Assistant Professor of Information, University of Michigan School of Information
In a 2013 State of the Union address president Barack Obama stated that open-source 3D printing and “making” will help guarantee “that the next revolution in manufacturing is made in America.” The US president, here, speaks to a growing interest in the potential impact of the so-called maker movement on technological innovation and economic development. Around the globe, governments, venture capitalists, and corporates are investing in the open hardware creations of makers including but not limited to wearable technologies, robotics, smart home devices and biotech.
It is China, however, that has come to play an increasingly central role in the implementation of these promises of the maker movement. The city of Shenzhen, in particular, figures in people’s imaginary as a new innovation hub, where small- and large-scale players such as makers, start-ups, and tech giants like Intel and Foxconn forge new relationships in their quest for a future of making. In this talk, drawing from long-term ethnographic research, I will explore how China’s makers are refitting the ideal of hacking as tool for individual empowerment and liberation, simultaneously challenging and adopting Western stories of what counts as hacking and innovation. Mobilizing values and practices of Shenzhen’s shanzhai production culture, China’s makers are driven to demonstrate that “making” is all but a Western import – rather a mode of tech entrepreneurship that has been Chinese all along. They simultaneously appropriate and challenge China’s political discourse of creativity and global definitions of what counts as good innovation and quality design. The city of Shenzhen, in particular, came to figure in people’s imaginary as a new innovation hub, where small- and large-scale entities such as makers, start-ups, and tech giants like Intel and Foxconn forge new relationships in their quest for a future of making.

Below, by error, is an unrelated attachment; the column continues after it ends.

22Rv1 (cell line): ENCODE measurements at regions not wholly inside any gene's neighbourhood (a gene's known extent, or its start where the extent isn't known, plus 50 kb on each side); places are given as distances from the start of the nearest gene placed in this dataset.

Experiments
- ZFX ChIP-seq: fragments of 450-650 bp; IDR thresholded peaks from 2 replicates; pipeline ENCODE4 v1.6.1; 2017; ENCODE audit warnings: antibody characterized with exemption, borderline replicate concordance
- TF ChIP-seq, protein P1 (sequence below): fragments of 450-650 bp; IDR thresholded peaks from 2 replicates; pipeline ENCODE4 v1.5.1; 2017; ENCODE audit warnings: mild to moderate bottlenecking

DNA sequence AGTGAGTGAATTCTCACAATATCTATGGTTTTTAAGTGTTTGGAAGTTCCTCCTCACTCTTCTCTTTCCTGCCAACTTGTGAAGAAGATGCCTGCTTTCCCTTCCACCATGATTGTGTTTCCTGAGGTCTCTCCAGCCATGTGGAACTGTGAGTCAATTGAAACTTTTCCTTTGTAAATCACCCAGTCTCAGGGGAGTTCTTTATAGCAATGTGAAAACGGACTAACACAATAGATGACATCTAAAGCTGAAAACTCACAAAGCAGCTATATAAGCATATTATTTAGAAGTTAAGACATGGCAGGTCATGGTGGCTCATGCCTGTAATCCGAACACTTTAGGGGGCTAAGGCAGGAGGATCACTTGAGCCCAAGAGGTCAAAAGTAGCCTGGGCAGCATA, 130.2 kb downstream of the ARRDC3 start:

Silvia Lindtner is an assistant professor at the University of Michigan in the School of Information. She is also the co-founder of the Shanghai-based research hub Hacked Matter focused on interdisciplinary scholarship on cultures of technology production in China. She researches, writes and teaches about DIY (do it yourself) maker and hacker culture, with a particular focus on its intersections with manufacturing and creative industry development in China. Her research explores questions of labor and the reorganization of work, the relationship between technology production and China’s urban redesign as well as China’s creativity and modernization discourse. Her work is published across the fields of China studies, media and communication studies, cultural anthropology, social computing and human-computer interaction. Lindtner is the recipient of a grant by the National Science Foundation (NSF HCC, 2013-2016), supporting her research on maker and hacker culture in China and the United States. In addition, her work has been supported by the Chinese National Natural Science Foundation, two Intel Research grants, a Google Anita Borg Memorial Scholarship, and a Chinese Government Scholarship.